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The Hackable Smart Home

How an attack on the internet revealed big flaws in smart home security.

Here at Power, we’ve witnessed first-hand how the appliances industry is leading the way toward the smart homes of tomorrow.

From wall ovens that can be voice-activated to pre-heat via an Amazon Alexa device to laundry pairs that send texts when loads are complete to dishwashers you can connect with from the grocery store to check your supply of detergent pods, Wi-Fi-connected appliances are simplifying daily routines in meaningful ways.

As the Internet of Things (IoT) — the name given to the ability of various household objects like appliances to connect online — continues to grow, a wide variety of smart devices are providing greater access to information and offering immediate control from anywhere in the world via smart phone.

But does this convenience also make our homes vulnerable to dangerous attacks on the internet?

On October 21 this year, a series of DDoS (Distributed Denial of Service) attacks caused widespread outages of major Internet sites throughout the United States. Thousands of online retailers and other high-profile sites were heavily disrupted for most of the day.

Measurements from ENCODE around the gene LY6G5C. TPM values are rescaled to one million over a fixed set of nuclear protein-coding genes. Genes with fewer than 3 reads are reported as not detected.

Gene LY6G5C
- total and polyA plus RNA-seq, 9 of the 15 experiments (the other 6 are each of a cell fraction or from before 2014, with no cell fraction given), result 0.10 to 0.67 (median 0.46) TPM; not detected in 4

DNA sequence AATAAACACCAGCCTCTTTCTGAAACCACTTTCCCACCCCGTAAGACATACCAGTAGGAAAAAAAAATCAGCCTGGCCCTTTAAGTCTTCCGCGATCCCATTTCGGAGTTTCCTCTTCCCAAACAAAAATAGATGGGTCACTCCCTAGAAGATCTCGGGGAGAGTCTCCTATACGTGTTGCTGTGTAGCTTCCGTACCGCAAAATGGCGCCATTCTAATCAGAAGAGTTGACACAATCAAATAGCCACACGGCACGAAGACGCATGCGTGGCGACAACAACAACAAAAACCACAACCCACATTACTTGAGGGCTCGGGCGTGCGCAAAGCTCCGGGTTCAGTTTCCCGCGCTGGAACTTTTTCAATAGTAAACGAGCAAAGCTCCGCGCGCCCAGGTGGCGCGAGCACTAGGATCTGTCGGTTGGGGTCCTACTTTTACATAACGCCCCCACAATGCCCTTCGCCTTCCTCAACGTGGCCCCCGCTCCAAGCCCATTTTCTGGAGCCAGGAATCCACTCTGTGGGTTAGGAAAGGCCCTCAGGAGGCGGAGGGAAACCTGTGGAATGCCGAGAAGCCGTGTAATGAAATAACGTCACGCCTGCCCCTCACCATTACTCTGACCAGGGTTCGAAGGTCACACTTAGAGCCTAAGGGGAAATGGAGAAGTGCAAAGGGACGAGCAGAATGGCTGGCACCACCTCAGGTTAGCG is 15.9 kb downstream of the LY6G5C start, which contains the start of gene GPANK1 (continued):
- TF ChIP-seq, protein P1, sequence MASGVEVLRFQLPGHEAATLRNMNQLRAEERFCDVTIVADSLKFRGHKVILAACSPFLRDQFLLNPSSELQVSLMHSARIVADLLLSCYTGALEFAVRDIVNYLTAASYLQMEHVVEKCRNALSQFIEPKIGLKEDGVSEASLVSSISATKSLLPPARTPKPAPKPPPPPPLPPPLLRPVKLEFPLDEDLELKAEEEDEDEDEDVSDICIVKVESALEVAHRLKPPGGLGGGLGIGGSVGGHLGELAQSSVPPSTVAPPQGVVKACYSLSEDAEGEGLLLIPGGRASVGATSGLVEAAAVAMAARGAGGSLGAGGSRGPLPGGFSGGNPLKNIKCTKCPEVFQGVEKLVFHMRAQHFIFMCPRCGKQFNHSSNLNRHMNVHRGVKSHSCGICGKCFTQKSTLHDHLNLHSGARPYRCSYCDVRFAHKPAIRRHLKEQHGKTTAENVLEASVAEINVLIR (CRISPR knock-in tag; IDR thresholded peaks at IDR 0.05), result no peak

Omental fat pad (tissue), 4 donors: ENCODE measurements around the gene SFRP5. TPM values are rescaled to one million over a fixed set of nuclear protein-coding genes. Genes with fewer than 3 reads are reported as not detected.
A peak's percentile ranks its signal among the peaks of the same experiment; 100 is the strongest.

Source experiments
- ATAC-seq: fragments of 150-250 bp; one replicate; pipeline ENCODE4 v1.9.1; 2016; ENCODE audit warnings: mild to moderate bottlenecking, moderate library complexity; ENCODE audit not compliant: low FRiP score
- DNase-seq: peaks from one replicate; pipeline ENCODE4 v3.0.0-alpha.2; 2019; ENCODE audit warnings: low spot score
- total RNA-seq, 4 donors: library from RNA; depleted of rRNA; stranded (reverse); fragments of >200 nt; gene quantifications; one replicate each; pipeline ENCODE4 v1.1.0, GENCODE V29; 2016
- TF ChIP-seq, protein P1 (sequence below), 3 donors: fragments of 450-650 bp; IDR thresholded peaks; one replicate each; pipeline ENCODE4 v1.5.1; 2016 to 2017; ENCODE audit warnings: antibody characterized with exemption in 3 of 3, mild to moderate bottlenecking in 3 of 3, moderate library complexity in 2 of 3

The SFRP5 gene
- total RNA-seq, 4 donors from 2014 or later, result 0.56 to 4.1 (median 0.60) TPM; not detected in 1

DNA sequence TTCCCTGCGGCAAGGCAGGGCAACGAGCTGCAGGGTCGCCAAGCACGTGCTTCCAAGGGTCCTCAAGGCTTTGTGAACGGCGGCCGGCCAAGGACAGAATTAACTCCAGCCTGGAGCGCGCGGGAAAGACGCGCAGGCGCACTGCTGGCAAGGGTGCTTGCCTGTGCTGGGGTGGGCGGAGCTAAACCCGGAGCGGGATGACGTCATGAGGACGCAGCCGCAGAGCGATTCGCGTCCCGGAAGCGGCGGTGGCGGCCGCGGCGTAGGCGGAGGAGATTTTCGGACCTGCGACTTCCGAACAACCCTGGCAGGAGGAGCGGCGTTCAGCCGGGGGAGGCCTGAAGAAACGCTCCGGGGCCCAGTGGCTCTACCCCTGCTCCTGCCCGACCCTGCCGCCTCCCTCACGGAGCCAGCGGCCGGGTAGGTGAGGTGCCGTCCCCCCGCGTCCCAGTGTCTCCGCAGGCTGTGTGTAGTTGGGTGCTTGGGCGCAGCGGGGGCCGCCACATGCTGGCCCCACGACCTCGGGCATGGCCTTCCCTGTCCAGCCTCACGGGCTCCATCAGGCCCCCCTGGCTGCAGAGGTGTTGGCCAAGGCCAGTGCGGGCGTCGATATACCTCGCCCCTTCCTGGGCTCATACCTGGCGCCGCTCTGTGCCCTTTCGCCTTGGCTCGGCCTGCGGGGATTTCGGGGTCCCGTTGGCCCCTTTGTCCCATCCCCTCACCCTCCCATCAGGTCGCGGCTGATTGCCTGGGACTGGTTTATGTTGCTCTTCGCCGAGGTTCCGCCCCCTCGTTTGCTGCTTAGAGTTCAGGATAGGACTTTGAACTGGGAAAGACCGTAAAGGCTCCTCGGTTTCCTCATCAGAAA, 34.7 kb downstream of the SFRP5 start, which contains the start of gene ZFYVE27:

Experts believe these attacks were so successful because a large number of internet-connected digital devices, such as home routers, are unsecured. As a result, these smart products were easily manipulated to create large amounts of bogus traffic that swamped servers across the Internet. Despite being small, common devices, each became part of a coordinated attack that led to millions of dollars in lost online revenue.

So, can we expect to see more of these attacks on smart homes in the future?

Fortunately, this is a highly preventable problem. The biggest weakness in the system proved to be a lack of basic security. Smart products and connected devices should be given strong passwords, not left with default passwords that make them vulnerable to hackers intent on cyber attack.

It’s so very important that users learn to regularly update all smart devices to ensure that security patches are current and able to handle new threats. All smart devices should be purchased from reputable companies dedicated to taking the necessary security steps to protect this critical part of our infrastructure.

It’s obvious that the IoT is going to have a positive influence on the way we live our lives going forward. Even as we embrace new technologies, we must also make certain that we don’t get ahead of ourselves by sacrificing security for convenience.

The results of October 21 have reminded us that there are very simple ways to protect ourselves and our homes from outside attacks, and that connected devices — including advanced appliances — are safe and productive resources to enjoy now and in the future.


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